Proposal to clean former industrial shores

U.S. Sen. Kirsten Gillibrand joins Mayor Ralph Suozzi U.S. Sen. Kirsten Gillibrand joins Mayor Ralph Suozzi and local officials to announce new legislation to revitalize inactive industrial sites. Communities across Long Island have plans in development for waterfront brownfield revitalization. (Oct. 8, 2012) Photo Credit: Jessica Rotkiewicz

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Sen. Kirsten Gillibrand, against the backdrop of a Glen Cove waterfront already undergoing transformation, announced new proposed legislation Monday to help revitalize other former shoreline industrial sites.

The New York Democrat, who is up for re-election next month, stood on the site of the forthcoming Glen Cove ferry terminal and park on a former industrial property on Glen Cove Creek to discuss her Waterfront Brownfields Revitalization Act.

If approved by Congress and signed by the president, it would designate $220 million of existing federal brownfields funds each fiscal year from 2013 to 2017 to provide grants to local government and nonprofits to redevelop abandoned or underused industrial properties along the shoreline.

Gillibrand said properties in Long Beach, Riverhead, Southampton and around the state could benefit from the grants. "There's an enormous return on your investment when it's on a waterfront because people are drawn to the water," she said. "We can attract new businesses and attract new jobs."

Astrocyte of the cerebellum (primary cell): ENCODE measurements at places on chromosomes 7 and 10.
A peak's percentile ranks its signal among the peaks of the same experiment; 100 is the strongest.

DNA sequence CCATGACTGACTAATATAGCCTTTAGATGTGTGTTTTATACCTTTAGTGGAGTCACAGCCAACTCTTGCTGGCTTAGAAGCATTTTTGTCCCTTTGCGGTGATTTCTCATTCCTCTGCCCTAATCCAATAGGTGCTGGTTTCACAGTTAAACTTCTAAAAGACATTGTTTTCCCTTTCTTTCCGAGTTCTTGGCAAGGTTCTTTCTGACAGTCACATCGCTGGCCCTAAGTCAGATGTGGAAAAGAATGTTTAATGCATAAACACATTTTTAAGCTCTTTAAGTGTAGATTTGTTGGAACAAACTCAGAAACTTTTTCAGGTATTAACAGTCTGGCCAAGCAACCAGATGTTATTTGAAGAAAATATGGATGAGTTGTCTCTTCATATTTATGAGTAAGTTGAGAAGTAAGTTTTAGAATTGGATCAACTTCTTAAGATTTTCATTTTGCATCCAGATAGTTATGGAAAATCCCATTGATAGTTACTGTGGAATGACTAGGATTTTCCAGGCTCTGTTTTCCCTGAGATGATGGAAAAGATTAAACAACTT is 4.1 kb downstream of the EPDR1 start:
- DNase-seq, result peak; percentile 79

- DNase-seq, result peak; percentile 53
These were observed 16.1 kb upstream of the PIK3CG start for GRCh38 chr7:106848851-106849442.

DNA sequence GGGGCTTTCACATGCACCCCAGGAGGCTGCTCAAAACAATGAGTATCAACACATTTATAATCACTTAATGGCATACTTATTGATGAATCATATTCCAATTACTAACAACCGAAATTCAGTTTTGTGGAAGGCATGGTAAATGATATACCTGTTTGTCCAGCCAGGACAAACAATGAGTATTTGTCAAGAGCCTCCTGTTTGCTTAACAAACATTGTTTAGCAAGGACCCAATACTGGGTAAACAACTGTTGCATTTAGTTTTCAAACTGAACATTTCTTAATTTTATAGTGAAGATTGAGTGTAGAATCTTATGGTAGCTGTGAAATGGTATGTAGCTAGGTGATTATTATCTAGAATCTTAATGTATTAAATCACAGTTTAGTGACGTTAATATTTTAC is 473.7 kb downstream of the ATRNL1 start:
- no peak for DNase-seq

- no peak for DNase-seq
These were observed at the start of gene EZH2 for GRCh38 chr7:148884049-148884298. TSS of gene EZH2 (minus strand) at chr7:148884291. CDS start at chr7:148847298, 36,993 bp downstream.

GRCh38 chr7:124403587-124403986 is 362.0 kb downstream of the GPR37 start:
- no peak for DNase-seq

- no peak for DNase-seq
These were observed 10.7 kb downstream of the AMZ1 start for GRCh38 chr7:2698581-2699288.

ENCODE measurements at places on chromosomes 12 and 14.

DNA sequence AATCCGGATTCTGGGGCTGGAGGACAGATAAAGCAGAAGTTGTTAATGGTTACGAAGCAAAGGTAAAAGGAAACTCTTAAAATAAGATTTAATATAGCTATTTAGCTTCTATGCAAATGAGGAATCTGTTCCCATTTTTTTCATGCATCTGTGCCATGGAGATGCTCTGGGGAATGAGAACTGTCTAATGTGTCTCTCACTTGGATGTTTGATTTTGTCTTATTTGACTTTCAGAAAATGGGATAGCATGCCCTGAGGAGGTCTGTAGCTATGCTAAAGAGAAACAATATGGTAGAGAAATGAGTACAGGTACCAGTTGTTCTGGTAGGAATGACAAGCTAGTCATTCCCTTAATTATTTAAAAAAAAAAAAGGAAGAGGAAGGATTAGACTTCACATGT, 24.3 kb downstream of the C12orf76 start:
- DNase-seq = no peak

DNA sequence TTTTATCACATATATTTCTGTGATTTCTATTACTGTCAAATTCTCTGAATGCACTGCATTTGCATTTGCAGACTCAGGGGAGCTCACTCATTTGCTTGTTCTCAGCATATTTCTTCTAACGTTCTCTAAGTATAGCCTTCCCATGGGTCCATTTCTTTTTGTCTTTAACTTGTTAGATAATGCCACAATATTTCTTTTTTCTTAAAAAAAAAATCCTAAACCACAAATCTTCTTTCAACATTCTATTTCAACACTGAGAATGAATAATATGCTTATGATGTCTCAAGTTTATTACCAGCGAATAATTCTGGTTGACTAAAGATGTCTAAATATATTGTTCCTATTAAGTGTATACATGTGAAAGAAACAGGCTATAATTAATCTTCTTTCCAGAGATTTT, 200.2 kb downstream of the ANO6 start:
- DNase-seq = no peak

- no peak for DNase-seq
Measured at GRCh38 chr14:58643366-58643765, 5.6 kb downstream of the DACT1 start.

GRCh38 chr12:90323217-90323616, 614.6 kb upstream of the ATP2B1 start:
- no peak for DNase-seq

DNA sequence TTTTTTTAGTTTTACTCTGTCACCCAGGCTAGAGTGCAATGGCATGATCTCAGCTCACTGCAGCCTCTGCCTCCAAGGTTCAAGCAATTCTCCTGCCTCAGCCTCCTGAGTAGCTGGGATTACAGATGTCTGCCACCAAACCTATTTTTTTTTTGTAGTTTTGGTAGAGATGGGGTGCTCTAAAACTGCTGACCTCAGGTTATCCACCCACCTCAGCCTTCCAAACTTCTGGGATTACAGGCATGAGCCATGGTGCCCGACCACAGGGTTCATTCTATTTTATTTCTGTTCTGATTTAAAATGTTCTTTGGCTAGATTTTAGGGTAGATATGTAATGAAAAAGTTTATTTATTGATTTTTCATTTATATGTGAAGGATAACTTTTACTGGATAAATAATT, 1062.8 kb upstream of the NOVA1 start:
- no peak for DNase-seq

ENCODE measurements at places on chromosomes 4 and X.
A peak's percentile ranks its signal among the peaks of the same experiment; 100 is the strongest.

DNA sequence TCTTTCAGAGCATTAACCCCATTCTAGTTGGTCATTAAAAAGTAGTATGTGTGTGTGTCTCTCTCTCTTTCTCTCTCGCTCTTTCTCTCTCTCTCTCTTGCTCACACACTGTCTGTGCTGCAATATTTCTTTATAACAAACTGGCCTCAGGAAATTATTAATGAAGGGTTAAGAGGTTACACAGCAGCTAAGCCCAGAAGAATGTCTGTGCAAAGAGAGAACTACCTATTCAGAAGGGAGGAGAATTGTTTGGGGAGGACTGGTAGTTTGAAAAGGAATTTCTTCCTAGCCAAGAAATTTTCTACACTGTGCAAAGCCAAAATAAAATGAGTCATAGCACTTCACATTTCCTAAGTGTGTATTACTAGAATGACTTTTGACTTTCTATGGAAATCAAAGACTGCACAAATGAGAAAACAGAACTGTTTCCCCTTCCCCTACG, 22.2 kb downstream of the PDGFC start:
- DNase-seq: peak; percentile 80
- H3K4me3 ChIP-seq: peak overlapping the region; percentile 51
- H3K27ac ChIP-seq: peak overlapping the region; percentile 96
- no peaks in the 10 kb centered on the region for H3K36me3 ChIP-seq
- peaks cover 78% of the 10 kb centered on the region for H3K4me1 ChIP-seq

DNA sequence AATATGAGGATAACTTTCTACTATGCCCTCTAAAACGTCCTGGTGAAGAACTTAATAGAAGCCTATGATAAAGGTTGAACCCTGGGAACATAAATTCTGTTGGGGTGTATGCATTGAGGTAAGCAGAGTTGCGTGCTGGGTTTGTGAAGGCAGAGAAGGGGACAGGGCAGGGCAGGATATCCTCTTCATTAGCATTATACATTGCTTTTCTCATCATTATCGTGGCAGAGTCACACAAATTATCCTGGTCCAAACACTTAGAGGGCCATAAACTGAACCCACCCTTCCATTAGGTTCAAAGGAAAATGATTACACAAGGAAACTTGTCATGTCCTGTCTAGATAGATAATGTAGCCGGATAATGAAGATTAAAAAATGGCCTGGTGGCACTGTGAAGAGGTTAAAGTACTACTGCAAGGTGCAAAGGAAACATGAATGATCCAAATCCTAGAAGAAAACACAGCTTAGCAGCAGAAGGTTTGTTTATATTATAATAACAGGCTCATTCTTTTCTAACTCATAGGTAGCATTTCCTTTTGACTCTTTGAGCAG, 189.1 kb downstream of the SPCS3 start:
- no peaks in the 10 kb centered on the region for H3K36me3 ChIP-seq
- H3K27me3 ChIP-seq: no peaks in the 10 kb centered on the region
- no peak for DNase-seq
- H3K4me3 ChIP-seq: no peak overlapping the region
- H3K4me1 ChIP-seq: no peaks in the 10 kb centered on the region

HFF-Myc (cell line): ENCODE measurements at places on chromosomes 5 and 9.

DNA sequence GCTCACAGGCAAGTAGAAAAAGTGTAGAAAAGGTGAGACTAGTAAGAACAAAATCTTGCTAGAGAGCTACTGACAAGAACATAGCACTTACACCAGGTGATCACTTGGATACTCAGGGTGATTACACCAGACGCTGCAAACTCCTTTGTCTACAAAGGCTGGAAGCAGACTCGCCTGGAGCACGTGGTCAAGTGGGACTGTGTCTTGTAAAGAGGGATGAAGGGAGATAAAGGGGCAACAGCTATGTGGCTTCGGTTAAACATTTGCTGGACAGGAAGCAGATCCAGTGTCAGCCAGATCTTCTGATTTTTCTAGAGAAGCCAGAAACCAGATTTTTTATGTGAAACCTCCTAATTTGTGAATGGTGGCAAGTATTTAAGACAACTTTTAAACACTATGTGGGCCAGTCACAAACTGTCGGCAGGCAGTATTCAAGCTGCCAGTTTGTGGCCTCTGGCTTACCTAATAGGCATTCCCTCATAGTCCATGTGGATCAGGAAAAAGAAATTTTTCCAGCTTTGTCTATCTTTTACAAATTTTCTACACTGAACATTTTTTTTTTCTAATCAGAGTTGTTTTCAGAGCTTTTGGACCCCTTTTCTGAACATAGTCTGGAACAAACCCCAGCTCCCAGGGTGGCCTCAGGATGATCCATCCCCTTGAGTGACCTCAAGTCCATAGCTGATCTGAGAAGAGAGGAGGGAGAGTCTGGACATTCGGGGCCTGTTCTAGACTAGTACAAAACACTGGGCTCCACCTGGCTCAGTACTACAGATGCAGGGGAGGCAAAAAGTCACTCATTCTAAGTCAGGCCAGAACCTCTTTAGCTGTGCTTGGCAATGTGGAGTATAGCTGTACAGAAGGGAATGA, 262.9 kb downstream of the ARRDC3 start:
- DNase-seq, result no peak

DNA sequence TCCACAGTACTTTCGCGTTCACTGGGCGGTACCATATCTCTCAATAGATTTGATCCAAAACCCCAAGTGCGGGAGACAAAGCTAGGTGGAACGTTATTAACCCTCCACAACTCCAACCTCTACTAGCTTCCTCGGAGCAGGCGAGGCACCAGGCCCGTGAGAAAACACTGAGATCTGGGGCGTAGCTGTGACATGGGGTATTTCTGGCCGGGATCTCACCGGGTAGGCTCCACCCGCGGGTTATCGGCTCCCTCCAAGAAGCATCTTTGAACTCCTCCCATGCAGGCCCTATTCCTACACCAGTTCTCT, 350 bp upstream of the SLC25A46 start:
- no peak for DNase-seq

A member of the Senate Environment and Public Works Committee, Gillibrand said grants of as much as $500,000 would be made available for environmental assessment and reuse of polluted properties.

Mayor Ralph Suozzi said the program could be a boon for his city. "Glen Cove has received about $100 million worth of federal, state, county and city funds that have been put into this 52 acres of waterfront," he said. But, he added, the city could use additional funds through the bill to do environmental assessments of remaining properties in the 214-acre waterfront former industrial area that have not been redeveloped and then clean up the pollution.

"Without government legislation like this, local communities cannot sustain the financially and time-consumptive burden of reclaiming its lost waterfront brownfields," Suozzi said. The legislation would establish a task force comprising federal and local officials to examine funding and best cleanup methods.

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